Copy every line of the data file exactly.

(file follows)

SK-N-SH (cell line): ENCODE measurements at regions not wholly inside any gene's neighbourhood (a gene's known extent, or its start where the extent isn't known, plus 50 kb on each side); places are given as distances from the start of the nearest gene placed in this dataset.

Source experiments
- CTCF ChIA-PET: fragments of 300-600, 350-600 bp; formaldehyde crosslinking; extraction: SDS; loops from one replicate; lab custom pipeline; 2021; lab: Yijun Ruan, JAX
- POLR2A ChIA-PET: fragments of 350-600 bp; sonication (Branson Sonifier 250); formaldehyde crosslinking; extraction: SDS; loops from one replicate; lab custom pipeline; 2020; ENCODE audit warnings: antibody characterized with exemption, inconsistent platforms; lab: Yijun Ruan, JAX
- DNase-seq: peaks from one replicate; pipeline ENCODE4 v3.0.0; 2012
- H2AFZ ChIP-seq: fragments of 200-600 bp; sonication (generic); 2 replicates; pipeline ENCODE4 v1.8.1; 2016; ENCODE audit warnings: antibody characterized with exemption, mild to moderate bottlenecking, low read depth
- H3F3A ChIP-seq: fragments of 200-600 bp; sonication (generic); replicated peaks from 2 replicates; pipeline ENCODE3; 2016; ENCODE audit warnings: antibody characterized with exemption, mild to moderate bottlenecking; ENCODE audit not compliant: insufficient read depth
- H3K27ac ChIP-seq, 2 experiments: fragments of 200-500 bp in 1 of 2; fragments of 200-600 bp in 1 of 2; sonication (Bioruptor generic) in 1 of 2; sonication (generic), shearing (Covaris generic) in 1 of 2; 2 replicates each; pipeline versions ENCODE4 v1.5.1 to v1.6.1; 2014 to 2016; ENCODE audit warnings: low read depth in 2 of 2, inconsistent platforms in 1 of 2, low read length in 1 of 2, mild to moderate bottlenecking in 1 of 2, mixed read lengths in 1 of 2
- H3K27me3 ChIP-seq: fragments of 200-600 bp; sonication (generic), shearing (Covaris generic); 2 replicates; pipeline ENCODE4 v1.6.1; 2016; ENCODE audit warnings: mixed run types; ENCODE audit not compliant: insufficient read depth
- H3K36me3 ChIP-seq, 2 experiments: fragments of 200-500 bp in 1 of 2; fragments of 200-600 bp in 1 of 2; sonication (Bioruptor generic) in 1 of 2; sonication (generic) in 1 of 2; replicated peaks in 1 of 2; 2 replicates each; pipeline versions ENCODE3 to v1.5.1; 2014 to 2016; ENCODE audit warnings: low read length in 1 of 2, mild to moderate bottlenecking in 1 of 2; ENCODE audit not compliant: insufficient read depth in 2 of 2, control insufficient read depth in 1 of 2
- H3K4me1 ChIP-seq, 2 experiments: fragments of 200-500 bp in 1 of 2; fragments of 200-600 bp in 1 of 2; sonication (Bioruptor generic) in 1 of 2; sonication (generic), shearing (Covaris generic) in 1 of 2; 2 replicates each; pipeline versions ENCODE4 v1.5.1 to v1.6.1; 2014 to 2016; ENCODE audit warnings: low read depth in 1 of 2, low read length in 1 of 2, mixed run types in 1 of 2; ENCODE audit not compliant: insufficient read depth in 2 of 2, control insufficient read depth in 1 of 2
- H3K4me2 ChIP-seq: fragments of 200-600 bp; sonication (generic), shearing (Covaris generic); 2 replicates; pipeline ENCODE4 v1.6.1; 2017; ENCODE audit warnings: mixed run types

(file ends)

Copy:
SK-N-SH (cell line): ENCODE measurements at regions not wholly inside any gene's neighbourhood (a gene's known extent, or its start where the extent isn't known, plus 50 kb on each side); places are given as distances from the start of the nearest gene placed in this dataset.

Source experiments
- CTCF ChIA-PET: fragments of 300-600, 350-600 bp; formaldehyde crosslinking; extraction: SDS; loops from one replicate; lab custom pipeline; 2021; lab: Yijun Ruan, JAX
- POLR2A ChIA-PET: fragments of 350-600 bp; sonication (Branson Sonifier 250); formaldehyde crosslinking; extraction: SDS; loops from one replicate; lab custom pipeline; 2020; ENCODE audit warnings: antibody characterized with exemption, inconsistent platforms; lab: Yijun Ruan, JAX
- DNase-seq: peaks from one replicate; pipeline ENCODE4 v3.0.0; 2012
- H2AFZ ChIP-seq: fragments of 200-600 bp; sonication (generic); 2 replicates; pipeline ENCODE4 v1.8.1; 2016; ENCODE audit warnings: antibody characterized with exemption, mild to moderate bottlenecking, low read depth
- H3F3A ChIP-seq: fragments of 200-600 bp; sonication (generic); replicated peaks from 2 replicates; pipeline ENCODE3; 2016; ENCODE audit warnings: antibody characterized with exemption, mild to moderate bottlenecking; ENCODE audit not compliant: insufficient read depth
- H3K27ac ChIP-seq, 2 experiments: fragments of 200-500 bp in 1 of 2; fragments of 200-600 bp in 1 of 2; sonication (Bioruptor generic) in 1 of 2; sonication (generic), shearing (Covaris generic) in 1 of 2; 2 replicates each; pipeline versions ENCODE4 v1.5.1 to v1.6.1; 2014 to 2016; ENCODE audit warnings: low read depth in 2 of 2, inconsistent platforms in 1 of 2, low read length in 1 of 2, mild to moderate bottlenecking in 1 of 2, mixed read lengths in 1 of 2
- H3K27me3 ChIP-seq: fragments of 200-600 bp; sonication (generic), shearing (Covaris generic); 2 replicates; pipeline ENCODE4 v1.6.1; 2016; ENCODE audit warnings: mixed run types; ENCODE audit not compliant: insufficient read depth
- H3K36me3 ChIP-seq, 2 experiments: fragments of 200-500 bp in 1 of 2; fragments of 200-600 bp in 1 of 2; sonication (Bioruptor generic) in 1 of 2; sonication (generic) in 1 of 2; replicated peaks in 1 of 2; 2 replicates each; pipeline versions ENCODE3 to v1.5.1; 2014 to 2016; ENCODE audit warnings: low read length in 1 of 2, mild to moderate bottlenecking in 1 of 2; ENCODE audit not compliant: insufficient read depth in 2 of 2, control insufficient read depth in 1 of 2
- H3K4me1 ChIP-seq, 2 experiments: fragments of 200-500 bp in 1 of 2; fragments of 200-600 bp in 1 of 2; sonication (Bioruptor generic) in 1 of 2; sonication (generic), shearing (Covaris generic) in 1 of 2; 2 replicates each; pipeline versions ENCODE4 v1.5.1 to v1.6.1; 2014 to 2016; ENCODE audit warnings: low read depth in 1 of 2, low read length in 1 of 2, mixed run types in 1 of 2; ENCODE audit not compliant: insufficient read depth in 2 of 2, control insufficient read depth in 1 of 2
- H3K4me2 ChIP-seq: fragments of 200-600 bp; sonication (generic), shearing (Covaris generic); 2 replicates; pipeline ENCODE4 v1.6.1; 2017; ENCODE audit warnings: mixed run types